If someone wants to play a ninja, as a ninja, I have no problem with that. But, if someone wants to play a ninja, because of all of the nifty abilities, but does not want all of the "baggage" (for lack of a better word) that is associated with the class, and therefore re-skins the class to remove all of the ninja fluff and the connections to anything remotely ninja related - Then I have a problem.

gamer-printer wrote:
I played D&D 2e and used kits back then, but since the arrival of 3x/PF and more fully developed classes - I don't miss kits and 2e at all.

And after playing 3rd edition and Pathfinder for a combined 12/13 odd years, I missed the simplistic elegance of 2nd edition AD&D...

gamer-printer wrote:
Ninja fulfills "spy" far better than either the prestige class, or other altered flavors of rogue.

Which is precisely why many want the class, but do not the "ninja" part that comes along with it.

Grand Lodge

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gamer-printer wrote:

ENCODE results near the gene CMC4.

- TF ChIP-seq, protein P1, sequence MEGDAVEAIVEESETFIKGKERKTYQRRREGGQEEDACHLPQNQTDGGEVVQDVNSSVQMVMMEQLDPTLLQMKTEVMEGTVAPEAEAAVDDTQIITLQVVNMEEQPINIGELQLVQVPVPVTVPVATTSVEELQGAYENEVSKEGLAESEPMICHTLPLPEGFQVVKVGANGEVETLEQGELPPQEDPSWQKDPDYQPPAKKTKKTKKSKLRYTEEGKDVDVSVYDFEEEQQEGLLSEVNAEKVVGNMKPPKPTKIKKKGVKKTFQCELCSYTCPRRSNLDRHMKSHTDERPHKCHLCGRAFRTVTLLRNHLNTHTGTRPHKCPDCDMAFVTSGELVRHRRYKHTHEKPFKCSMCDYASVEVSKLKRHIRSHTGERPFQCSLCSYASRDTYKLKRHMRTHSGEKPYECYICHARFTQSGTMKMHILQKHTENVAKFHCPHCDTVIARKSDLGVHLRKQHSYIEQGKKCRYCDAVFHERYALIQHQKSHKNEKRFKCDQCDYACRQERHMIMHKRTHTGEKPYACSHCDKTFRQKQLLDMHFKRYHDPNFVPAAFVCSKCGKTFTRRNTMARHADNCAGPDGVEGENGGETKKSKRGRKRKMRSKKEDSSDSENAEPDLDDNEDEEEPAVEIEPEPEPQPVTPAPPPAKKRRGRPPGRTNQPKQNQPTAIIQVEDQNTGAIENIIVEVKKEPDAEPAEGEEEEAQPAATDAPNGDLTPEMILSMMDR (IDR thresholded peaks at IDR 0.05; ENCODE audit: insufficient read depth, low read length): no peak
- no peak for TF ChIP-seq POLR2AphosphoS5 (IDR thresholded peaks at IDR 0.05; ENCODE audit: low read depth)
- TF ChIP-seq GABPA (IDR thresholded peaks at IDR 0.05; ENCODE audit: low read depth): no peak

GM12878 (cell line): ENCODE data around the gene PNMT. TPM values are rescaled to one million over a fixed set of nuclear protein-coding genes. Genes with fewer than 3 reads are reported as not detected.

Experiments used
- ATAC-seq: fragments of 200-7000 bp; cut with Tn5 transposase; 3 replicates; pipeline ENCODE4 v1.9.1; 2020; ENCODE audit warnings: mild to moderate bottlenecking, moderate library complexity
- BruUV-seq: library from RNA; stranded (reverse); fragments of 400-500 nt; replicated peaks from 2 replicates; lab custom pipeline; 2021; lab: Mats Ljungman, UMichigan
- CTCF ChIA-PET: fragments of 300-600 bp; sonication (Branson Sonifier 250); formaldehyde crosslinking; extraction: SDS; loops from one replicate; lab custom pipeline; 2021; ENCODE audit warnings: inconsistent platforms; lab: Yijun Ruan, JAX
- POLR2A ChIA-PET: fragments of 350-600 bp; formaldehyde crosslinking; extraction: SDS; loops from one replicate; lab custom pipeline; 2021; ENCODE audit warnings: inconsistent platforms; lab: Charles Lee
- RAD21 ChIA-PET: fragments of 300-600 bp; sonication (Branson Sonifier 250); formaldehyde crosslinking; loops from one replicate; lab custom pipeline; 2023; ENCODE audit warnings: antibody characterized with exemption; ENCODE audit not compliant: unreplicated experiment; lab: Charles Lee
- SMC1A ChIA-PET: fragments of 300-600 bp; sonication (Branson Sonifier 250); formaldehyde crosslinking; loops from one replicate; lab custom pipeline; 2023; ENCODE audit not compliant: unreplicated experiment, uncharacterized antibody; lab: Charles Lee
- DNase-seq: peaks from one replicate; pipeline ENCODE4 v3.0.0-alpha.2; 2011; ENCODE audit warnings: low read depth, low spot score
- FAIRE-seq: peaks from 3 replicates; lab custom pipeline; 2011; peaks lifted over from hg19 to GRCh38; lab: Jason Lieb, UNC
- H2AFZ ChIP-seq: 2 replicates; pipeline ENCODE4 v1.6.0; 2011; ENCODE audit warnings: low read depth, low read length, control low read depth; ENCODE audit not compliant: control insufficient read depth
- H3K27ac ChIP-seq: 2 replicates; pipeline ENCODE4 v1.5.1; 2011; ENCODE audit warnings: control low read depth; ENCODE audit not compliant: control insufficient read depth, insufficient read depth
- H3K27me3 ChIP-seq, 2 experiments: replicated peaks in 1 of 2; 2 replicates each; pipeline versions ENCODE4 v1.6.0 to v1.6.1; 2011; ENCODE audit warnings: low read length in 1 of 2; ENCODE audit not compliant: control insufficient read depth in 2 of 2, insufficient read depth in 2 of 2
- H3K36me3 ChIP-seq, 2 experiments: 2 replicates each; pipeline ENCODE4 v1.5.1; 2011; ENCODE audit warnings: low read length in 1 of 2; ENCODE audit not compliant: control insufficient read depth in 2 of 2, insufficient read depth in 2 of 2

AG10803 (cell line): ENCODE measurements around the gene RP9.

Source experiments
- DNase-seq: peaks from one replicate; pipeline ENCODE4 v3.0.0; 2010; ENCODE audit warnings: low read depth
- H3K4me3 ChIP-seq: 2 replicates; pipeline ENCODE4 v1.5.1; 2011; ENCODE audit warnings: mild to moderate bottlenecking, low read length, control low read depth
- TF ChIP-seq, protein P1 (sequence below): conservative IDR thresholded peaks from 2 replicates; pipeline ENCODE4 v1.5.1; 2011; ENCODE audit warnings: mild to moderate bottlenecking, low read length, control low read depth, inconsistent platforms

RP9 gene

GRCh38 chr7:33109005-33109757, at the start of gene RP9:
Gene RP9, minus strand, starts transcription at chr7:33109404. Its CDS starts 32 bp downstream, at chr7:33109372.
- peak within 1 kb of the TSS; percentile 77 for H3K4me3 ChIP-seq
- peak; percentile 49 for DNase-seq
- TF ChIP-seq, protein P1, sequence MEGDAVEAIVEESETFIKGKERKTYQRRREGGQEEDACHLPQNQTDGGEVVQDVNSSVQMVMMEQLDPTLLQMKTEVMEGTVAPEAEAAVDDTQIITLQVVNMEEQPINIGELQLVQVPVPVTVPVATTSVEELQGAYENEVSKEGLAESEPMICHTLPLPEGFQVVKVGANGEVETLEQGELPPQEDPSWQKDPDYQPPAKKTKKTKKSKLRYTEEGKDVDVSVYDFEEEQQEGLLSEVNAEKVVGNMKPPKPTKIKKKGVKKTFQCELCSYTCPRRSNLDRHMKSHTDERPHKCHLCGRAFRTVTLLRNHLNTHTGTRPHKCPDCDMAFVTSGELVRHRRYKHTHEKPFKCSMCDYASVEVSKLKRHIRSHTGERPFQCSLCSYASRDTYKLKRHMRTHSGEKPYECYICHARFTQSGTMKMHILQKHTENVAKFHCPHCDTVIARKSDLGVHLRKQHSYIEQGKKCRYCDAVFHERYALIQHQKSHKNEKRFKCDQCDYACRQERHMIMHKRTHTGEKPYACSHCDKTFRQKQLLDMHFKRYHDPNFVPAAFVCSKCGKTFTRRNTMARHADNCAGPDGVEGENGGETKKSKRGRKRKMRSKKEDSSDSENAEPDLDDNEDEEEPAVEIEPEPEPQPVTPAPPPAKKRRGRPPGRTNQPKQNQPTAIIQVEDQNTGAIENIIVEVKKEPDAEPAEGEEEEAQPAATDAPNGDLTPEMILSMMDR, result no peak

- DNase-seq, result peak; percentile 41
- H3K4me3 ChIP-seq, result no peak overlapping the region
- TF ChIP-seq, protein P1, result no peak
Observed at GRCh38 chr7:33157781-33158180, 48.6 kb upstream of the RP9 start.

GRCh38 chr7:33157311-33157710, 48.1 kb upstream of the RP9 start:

You've just described a typical ninja, not a "special one".

Yes but many who wish to re-skin a ninja are doing so to strip away the ninja fluff, thus making their character a generic "spy"...

My setting does not have a generic spy class, but if you want to create one, I can probably help you do it (or create a "spy" kit which might be a better fit than a full class would be).

Grand Lodge

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Deadmanwalking wrote:
Pathfinder and 2E are not the same game, and are not designed with the same definitions in mind.

I agree with this. They are not the same game, but from past (anecdotal) experience, the definitions of 2nd edition can be successfully applied to 3rd edition and Pathfinder.

Deadmanwalking" wrote:
The very existence of skills as a meaningful and expanding thing profoundly alters the dynamic between Class and in-world Profession.

I agree with this as well... In 2nd edition, if you want a character that can pick a lock as well as pick a pocket with any reasonable degree of success, then your choice is pretty limited, as these abilities are not "skills" available to all like they are in 3rd edition and Pathfinder.

Deadmanwalking wrote:
applying the standards of 2E to Pathfinder in this area is inappropriate, and a mistake.

Here I have to disagree with you. As I've said earlier in this post, my experience has shown (even though it is totally anecdotal) that it can be done, and done successfully. When the editions changed (from 2nd to 3rd, and from 3rd to Pathfinder), I did not alter my views of the game, nor the style in which I ran it.